The sustainably FED team all live in New South Wales, the largest of the eight states and territories that make up Australia.
Agriculture is spread throughout the eastern two-thirds of NSW and covers more than 69 million ha of land or 50,000 km2, more than the land area of France. If you prefer, just under twice the land area of Germany.
Cattle, sheep and pigs are the predominant livestock since their importation during the earliest days of European settlement. About one-third of the country’s sheep, one-fifth of its cattle, and one-third of pigs are produced in NSW.
The state also produces a large share of Australia’s hay, fruit, legumes, lucerne, maize, nuts, wool, wheat, oats, oilseeds (about 51%), poultry, rice (about 99%), vegetables, fishing, including oyster farming, and forestry including wood chips.
In 2019-20 the value of agricultural production in NSW approached AUD13 billion.
This would put NSW 40th on the FAO country list for the value of agricultural production, with a higher value of agricultural commodities than 117 countries.
At this macro level, it all looks very promising.
NSW has a diverse system of production growing large volumes of food, more than enough to feed the local population with the excess sold to eager buyers overseas.
It looks less rosy for the farmer.
Drought, low soil fertility, pests, floods and wildfire are ongoing challenges to this food production that are risks to individual landholders.
Add to this the financial stress from uncertain production, distance to local and international markets, high cost of inputs, shortages of seasonal labour and being a farmer in NSW is a tough gig.
Many farmers have exhausted most farm-scale options to adapt to these challenges. They often struggle to service high debt, have lowered their equity stake in the land, and are ageing rapidly with problems of farm succession everywhere.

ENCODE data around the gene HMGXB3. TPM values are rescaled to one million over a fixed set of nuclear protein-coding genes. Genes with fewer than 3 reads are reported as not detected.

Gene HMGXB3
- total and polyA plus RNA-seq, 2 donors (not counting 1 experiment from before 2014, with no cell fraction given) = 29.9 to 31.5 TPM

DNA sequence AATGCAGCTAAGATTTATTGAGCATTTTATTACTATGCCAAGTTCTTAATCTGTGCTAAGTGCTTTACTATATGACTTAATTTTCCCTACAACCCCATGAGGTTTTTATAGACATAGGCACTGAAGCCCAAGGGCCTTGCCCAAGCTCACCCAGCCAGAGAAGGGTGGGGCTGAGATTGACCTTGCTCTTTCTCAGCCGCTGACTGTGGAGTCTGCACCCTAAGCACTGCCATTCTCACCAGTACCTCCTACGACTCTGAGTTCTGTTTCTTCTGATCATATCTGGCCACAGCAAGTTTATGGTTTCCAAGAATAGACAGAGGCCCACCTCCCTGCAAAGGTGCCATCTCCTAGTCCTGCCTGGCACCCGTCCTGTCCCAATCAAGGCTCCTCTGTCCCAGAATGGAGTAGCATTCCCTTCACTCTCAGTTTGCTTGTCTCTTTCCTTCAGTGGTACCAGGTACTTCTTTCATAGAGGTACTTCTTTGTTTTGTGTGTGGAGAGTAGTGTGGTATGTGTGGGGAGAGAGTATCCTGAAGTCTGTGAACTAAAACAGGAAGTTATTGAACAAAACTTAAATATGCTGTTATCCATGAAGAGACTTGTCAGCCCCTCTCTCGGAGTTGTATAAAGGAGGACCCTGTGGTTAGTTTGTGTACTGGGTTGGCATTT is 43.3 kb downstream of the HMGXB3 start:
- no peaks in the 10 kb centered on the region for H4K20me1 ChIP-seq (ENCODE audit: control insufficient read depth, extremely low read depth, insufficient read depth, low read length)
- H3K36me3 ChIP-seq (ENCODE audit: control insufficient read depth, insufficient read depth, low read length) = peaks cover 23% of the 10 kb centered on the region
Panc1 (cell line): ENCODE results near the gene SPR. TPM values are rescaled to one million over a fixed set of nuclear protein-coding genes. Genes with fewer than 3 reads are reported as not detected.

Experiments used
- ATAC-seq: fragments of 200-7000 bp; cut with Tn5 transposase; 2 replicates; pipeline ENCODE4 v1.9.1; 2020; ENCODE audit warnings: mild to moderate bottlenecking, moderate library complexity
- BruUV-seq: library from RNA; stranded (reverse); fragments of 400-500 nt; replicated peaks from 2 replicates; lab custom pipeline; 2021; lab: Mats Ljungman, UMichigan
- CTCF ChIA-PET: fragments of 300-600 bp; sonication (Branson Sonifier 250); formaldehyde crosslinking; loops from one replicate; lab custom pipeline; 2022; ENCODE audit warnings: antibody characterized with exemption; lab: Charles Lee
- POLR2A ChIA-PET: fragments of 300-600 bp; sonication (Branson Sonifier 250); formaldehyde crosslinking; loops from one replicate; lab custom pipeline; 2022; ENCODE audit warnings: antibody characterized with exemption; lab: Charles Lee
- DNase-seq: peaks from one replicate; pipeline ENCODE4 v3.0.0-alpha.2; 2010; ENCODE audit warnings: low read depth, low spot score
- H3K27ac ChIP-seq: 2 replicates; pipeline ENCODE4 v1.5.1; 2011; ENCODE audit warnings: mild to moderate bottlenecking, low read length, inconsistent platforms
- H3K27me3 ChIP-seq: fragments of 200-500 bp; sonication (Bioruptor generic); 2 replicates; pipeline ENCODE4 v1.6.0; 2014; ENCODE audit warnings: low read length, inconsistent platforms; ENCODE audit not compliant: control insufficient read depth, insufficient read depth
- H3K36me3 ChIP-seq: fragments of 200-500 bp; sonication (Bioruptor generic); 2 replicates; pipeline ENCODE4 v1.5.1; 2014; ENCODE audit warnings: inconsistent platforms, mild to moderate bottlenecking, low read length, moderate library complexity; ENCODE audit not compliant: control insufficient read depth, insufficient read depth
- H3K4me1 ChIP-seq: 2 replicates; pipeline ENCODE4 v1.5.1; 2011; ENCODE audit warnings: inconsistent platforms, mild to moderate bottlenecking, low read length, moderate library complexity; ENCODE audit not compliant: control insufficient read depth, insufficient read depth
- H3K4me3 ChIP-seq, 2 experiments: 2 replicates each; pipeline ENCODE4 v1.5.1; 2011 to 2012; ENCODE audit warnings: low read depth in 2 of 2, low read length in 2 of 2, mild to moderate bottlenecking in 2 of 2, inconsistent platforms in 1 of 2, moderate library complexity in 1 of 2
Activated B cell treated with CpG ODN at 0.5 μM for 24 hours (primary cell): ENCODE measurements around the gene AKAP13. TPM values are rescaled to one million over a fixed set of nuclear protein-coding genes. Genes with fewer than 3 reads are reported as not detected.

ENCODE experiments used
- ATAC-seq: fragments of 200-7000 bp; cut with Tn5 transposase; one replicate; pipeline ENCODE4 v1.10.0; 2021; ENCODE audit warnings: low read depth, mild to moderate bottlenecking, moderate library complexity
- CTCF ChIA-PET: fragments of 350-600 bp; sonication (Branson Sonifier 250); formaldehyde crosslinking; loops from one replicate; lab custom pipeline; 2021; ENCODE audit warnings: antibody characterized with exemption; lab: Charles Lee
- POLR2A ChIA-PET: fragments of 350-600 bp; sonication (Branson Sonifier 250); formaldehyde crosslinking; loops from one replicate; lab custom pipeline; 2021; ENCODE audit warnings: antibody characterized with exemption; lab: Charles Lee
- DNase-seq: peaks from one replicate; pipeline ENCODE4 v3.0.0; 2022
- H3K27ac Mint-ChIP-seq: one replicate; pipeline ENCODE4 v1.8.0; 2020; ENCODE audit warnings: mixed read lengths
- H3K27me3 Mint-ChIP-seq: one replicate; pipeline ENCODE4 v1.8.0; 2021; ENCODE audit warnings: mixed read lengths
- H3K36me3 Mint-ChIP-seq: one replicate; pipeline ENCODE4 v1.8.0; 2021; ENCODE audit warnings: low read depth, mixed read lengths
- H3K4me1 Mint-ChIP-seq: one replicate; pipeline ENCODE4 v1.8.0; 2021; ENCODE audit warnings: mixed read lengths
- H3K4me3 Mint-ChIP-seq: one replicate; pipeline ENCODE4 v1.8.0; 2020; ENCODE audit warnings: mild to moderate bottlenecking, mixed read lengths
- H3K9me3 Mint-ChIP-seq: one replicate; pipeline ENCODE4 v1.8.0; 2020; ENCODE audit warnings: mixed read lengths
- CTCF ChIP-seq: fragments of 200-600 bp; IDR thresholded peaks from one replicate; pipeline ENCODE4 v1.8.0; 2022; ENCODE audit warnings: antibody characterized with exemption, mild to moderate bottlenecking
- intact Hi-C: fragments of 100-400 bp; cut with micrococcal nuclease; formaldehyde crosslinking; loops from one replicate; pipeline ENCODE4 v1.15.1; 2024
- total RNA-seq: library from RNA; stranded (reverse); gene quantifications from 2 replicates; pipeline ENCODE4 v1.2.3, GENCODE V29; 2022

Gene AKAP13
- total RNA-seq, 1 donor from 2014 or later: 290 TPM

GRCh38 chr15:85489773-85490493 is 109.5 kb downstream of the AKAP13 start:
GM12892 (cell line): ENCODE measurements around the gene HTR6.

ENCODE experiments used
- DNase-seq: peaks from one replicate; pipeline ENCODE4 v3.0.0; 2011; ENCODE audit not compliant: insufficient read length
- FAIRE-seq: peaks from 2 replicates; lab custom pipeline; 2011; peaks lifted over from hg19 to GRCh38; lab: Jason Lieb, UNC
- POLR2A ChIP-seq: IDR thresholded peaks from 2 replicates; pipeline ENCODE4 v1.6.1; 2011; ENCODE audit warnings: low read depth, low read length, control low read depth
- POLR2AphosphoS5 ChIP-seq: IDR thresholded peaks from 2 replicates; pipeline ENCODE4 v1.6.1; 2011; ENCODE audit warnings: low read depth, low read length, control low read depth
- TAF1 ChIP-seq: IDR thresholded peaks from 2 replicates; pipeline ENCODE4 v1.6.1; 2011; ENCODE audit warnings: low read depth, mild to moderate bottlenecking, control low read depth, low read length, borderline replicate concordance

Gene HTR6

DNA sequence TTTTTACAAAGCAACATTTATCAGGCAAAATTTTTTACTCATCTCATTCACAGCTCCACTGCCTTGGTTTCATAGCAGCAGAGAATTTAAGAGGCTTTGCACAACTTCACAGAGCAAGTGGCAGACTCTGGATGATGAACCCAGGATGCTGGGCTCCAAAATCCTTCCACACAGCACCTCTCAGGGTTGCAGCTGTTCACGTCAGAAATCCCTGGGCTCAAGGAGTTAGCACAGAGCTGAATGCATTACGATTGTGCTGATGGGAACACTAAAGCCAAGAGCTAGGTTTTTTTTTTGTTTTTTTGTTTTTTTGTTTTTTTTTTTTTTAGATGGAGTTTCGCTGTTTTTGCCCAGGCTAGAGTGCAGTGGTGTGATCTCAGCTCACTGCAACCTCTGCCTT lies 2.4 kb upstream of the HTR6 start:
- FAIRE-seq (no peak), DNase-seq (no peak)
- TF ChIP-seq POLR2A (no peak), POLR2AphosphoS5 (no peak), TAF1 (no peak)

The solutions might be bigger, audacious ideas to tackle the production problems.
Here are three suggestions…
Resting the Western Division
Resting the Western Division of the state, 33 million ha of semi-arid land where sheep and goats scratch a life from degraded native vegetation. Stocking rates are incredibly low due to erratic rainfall, high temperatures in summer, and two centuries of grazing pressure from livestock and rabbits.
Any agricultural practice is a challenge in this region. So many sheep have grown on these rangelands that the soils are depleted from what was already a low nutrient base. The region needs a rest from livestock activity. Only the people cannot just walk away and leave the land for the weeds and feral animals.
There must be active management but resting the land for a decade would make a dramatic improvement to future productivity.
A hundred for a hundred
Another audacious goal is for all agricultural properties in New South Wales to go for 100% ground cover 100% of the time.
Ground cover is critical to production systems anywhere in the world, but particularly in semi-arid areas or where there are periods of drought when the soil can be exposed, dry out and end up somewhere else due to wind erosion. Only for the rains to return as runoff, causing floods rather than seep into the ground.
During prolonged drought, a hundred is impossible, so it is a stretch target, something to reach for rather than achieve all the time. The benefits of aiming for such a stretch will placate any disappointment in not reaching it.
One of the challenges farmers worldwide face is access to markets. Crops and livestock products easily spoil if they are not stored, transported and processed in a timely fashion. Indeed, the prevalence of grain crops is as much to do with the robustness of the grain moving through the food supply chain as it is to the ease of production.
More than 85 per cent of Australians live within 50 kilometres of the coast. And it’s not just surfing. A sea breeze on a summer afternoon is a godsend. Domestic markets for agricultural products are concentrated in a few big cities and towns, making it hard to deliver perishable commodities from distant semi-circles around them.
If there were rapid transport systems such as high-speed rail from rural hubs into the cities, it would be possible to grow fruit and vegetables at a distance.
What sustainably FED suggests
Audacious ideas are crazy; out there with the pixies.
The chance of them ever getting through the vetting process of politics or the famous pub test—the test of Australian public opinion—are slim.
This is as it should be. Just because an idea is audacious does not make it a good idea. Even the good ones may stumble over feasibility, practicality or financial constraints.
The point is that we need to air them.
Audacious ideas can inspire imagination and spark realistic solutions to feed everyone well.
Let us know if you have an audacious idea for your region.
Hero image from photo by Gilly Tanabose on Unsplash